Putting aside individual differences, some of the most common causes of stress for small business owners can be things like ....
  1. Cash flow problems
  2. Economic downturn
  3. Staff absenteeism and under-performance
  4. Demanding customers with unrealistic expectations
  5. New competition
  6. Long working hours
  7. Conflict in the workplace or at home
  8. Change and uncertainty

  • So, what can you do to cope with stress?
Well, the best thing is to prevent your stress levels from escalating and becoming "too much". In other words, monitor yourself and learn to recognise some of the early signs that you're becoming overly-stressed - then do something different. If you're getting too stressed, then you've got to change something - either in the situation or within yourself ..... Sometimes by changing the way you are looking at a situation and the way you're thinking about it can actually change the way you feel about it. A shift in "perspective" can sometimes help us to let go of stressful emotions. Learning to accept what is - rather than dwelling on what we think should be.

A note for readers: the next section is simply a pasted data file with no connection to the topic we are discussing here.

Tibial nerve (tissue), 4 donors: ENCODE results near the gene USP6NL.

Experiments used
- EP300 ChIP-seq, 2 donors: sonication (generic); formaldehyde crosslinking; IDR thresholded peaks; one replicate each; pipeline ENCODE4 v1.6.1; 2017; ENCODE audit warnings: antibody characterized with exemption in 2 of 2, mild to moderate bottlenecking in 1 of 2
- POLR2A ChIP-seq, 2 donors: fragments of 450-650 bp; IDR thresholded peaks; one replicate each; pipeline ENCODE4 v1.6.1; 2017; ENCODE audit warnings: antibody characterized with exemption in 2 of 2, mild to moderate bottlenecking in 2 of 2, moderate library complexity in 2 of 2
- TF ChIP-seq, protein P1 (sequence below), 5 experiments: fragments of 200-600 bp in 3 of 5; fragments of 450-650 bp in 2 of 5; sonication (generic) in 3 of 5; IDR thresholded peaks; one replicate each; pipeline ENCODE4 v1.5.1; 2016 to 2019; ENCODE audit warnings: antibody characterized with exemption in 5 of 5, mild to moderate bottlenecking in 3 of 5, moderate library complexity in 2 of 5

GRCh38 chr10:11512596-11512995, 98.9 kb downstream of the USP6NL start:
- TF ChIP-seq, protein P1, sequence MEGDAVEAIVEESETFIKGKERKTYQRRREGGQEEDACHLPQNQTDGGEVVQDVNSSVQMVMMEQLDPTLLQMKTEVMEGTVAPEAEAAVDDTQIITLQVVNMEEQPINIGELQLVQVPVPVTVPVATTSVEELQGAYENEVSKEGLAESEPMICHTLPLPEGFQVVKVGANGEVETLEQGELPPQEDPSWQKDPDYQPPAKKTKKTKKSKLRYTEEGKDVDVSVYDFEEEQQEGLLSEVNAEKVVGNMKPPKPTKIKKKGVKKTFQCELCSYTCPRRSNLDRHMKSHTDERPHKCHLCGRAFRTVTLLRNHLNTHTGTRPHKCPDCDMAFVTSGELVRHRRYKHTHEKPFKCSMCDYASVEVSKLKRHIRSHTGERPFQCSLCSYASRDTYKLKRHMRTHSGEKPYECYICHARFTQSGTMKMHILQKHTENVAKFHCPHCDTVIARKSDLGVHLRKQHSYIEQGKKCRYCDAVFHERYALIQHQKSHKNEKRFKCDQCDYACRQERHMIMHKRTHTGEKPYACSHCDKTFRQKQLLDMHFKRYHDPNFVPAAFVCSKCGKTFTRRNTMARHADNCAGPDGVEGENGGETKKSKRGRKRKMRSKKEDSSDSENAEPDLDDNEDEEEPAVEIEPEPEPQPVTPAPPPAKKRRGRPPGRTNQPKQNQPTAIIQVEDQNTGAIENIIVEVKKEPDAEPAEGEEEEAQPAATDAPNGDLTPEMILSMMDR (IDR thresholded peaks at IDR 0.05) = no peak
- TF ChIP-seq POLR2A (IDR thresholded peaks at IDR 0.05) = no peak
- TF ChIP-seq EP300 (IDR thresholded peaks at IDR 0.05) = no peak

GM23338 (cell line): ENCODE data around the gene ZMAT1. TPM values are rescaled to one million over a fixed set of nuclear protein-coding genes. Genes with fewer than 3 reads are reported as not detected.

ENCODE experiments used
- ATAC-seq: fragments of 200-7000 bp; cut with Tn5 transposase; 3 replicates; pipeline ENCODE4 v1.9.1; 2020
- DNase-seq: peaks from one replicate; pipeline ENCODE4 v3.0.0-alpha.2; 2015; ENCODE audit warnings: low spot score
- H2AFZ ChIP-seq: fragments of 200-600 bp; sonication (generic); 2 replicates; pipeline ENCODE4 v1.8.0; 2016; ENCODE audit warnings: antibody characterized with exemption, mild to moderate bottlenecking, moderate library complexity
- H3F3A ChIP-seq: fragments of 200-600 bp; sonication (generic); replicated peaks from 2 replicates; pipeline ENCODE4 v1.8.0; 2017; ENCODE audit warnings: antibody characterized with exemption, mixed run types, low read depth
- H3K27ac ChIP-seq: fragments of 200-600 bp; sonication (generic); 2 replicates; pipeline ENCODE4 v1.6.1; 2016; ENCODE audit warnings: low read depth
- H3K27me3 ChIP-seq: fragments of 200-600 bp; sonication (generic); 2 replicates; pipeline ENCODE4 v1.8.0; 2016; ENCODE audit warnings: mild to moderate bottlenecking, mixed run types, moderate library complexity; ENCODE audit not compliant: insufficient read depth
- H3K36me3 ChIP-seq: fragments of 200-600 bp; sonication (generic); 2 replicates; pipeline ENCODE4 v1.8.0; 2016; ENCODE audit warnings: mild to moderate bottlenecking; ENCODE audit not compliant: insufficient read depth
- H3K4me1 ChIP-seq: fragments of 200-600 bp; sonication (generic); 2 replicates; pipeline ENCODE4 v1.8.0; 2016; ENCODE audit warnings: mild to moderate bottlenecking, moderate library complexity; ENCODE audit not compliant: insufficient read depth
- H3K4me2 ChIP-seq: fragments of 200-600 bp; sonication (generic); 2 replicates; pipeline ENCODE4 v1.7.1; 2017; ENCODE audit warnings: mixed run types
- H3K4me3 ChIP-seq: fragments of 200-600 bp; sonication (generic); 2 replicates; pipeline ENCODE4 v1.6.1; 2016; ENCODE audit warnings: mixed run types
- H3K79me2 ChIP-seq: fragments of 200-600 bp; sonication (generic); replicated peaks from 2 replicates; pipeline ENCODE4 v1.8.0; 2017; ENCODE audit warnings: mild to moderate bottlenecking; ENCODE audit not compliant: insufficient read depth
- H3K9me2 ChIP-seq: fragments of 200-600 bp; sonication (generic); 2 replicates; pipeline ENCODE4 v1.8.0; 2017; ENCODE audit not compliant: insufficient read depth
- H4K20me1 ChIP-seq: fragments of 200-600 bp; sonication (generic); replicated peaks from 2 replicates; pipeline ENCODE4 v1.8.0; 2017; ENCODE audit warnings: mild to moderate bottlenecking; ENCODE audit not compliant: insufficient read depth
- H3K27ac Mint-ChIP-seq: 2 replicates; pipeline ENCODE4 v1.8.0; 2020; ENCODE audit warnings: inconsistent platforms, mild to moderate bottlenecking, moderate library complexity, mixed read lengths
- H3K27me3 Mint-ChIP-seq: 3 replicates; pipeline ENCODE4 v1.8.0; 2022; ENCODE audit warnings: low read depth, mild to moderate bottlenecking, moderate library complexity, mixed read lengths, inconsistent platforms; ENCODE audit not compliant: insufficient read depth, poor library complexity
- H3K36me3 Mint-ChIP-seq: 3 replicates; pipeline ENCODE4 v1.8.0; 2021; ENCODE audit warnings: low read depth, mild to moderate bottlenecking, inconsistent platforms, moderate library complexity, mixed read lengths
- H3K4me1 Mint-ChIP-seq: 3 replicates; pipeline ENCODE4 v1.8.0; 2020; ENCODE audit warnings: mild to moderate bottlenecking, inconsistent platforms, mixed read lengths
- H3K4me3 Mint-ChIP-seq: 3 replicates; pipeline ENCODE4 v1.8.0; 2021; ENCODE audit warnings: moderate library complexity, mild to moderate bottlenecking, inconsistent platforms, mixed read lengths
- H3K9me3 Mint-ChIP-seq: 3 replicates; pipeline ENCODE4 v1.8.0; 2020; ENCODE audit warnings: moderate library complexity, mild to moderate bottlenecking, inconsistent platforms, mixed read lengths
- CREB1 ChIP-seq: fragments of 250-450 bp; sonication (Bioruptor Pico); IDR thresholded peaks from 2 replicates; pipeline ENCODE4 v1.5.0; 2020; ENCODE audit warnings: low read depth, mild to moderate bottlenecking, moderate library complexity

As corny as it sounds, the old saying really does apply in business...... "Control what you can and adapt to what you can't control". There's no point thinking or worrying about those things that are beyond your control to influence. So, spend your time and mental energy more wisely on identifying what you can improve.

For example, you can't change the fact that a new competitor has entered your part of the market. So you do your research, You learn as much as you can about their products and services. You identify points of difference that you can exploit and leverage - the same way that you've done in the past, with other competition.

The point here is that you were likely initially feeling threatened by the "unknown" factor - but once you've collected information then you can start making informed decisions about any necessary changes to your marketing strategy moving forward. The anxiety of the unknown is reduced as you start taking action. You can control the way you will respond to this new competitor, but you can't control what they will do.

  • Look after your physical well-being